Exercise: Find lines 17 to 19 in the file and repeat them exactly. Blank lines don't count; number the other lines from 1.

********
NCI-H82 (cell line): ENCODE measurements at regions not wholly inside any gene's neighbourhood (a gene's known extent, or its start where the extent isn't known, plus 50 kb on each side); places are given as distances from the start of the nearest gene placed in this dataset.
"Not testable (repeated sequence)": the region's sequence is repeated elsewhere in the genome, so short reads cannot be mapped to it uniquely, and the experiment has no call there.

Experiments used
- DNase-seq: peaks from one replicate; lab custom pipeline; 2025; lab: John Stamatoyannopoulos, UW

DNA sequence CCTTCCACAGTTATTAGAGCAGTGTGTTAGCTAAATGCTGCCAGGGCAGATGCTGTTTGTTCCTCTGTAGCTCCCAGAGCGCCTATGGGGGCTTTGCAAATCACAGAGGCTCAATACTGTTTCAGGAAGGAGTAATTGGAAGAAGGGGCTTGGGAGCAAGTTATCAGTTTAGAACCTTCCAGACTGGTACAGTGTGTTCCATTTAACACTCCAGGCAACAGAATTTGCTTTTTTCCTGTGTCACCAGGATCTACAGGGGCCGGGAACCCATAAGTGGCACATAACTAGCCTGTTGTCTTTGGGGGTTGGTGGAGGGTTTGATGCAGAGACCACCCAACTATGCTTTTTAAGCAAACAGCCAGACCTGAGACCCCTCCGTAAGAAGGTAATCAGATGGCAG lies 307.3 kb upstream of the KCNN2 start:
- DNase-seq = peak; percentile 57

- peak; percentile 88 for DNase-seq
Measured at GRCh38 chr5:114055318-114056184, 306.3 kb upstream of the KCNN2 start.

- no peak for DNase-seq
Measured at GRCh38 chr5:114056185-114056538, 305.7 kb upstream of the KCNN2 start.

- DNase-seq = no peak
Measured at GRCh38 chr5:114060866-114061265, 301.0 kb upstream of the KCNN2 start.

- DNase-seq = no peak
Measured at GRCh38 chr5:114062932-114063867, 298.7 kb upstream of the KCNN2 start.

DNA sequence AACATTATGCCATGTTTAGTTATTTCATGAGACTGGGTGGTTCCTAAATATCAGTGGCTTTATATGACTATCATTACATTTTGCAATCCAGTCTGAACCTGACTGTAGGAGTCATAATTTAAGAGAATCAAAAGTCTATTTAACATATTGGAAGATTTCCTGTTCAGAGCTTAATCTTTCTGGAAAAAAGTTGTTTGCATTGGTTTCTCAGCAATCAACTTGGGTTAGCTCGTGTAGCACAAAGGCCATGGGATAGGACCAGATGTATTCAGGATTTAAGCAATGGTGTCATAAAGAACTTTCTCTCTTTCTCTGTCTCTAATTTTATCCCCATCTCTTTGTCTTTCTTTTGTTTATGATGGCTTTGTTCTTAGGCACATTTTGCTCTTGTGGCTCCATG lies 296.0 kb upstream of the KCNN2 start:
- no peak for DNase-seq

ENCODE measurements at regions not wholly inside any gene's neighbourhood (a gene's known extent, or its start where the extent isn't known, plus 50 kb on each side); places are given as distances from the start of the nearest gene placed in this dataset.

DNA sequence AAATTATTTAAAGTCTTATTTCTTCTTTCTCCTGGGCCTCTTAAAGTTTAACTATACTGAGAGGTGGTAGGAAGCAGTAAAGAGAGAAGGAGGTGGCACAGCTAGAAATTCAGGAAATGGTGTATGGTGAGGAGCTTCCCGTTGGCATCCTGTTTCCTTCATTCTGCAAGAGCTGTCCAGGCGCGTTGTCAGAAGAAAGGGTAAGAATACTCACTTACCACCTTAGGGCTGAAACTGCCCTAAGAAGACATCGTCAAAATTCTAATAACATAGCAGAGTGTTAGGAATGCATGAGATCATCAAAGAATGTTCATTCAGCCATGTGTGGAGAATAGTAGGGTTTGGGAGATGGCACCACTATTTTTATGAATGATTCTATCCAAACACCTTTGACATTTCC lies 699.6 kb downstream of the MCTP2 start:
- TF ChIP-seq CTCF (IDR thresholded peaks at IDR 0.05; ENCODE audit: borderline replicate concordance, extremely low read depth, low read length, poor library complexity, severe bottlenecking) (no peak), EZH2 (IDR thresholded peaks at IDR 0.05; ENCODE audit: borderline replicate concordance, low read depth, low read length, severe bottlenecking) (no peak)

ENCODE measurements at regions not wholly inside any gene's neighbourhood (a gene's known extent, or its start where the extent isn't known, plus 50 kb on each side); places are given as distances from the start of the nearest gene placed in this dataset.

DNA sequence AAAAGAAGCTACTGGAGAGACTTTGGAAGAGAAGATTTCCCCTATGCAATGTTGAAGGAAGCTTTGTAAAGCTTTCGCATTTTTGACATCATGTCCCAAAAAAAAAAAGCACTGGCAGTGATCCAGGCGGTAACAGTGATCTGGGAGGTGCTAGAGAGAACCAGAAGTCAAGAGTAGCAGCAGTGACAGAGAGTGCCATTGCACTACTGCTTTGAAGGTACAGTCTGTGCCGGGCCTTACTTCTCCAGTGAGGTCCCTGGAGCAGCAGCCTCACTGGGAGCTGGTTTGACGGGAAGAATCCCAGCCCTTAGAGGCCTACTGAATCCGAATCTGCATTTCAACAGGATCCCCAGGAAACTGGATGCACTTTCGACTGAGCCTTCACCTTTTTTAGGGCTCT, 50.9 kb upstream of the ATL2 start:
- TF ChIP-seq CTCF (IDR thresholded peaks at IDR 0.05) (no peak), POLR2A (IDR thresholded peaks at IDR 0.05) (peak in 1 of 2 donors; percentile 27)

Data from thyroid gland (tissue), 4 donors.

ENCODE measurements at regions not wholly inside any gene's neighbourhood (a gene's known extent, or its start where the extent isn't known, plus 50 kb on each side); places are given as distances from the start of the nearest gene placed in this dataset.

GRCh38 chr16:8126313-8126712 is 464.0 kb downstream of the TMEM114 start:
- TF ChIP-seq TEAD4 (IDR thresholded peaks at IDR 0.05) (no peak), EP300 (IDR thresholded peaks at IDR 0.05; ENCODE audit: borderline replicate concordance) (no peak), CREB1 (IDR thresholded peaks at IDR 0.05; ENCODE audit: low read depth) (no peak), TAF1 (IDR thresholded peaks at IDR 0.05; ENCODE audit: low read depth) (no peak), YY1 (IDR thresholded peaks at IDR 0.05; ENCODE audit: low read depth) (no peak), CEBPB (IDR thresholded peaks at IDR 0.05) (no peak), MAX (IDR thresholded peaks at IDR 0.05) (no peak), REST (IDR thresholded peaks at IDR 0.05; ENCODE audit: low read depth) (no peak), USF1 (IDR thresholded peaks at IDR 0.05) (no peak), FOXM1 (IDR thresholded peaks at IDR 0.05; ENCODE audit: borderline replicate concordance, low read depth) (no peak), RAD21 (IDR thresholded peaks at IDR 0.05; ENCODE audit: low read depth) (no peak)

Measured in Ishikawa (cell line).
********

ENCODE measurements at regions not wholly inside any gene's neighbourhood (a gene's known extent, or its start where the extent isn't known, plus 50 kb on each side); places are given as distances from the start of the nearest gene placed in this dataset.

DNA sequence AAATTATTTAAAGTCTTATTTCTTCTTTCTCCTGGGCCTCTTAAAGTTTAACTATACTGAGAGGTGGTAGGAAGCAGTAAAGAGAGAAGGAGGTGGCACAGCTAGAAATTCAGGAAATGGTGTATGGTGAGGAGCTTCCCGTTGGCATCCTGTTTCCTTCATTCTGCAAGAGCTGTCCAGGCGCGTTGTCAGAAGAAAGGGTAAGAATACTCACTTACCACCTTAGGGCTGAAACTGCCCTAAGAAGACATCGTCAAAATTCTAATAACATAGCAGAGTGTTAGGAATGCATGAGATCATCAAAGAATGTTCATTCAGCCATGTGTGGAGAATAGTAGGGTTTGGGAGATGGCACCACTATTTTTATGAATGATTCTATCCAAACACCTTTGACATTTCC lies 699.6 kb downstream of the MCTP2 start:
- TF ChIP-seq CTCF (IDR thresholded peaks at IDR 0.05; ENCODE audit: borderline replicate concordance, extremely low read depth, low read length, poor library complexity, severe bottlenecking) (no peak), EZH2 (IDR thresholded peaks at IDR 0.05; ENCODE audit: borderline replicate concordance, low read depth, low read length, severe bottlenecking) (no peak)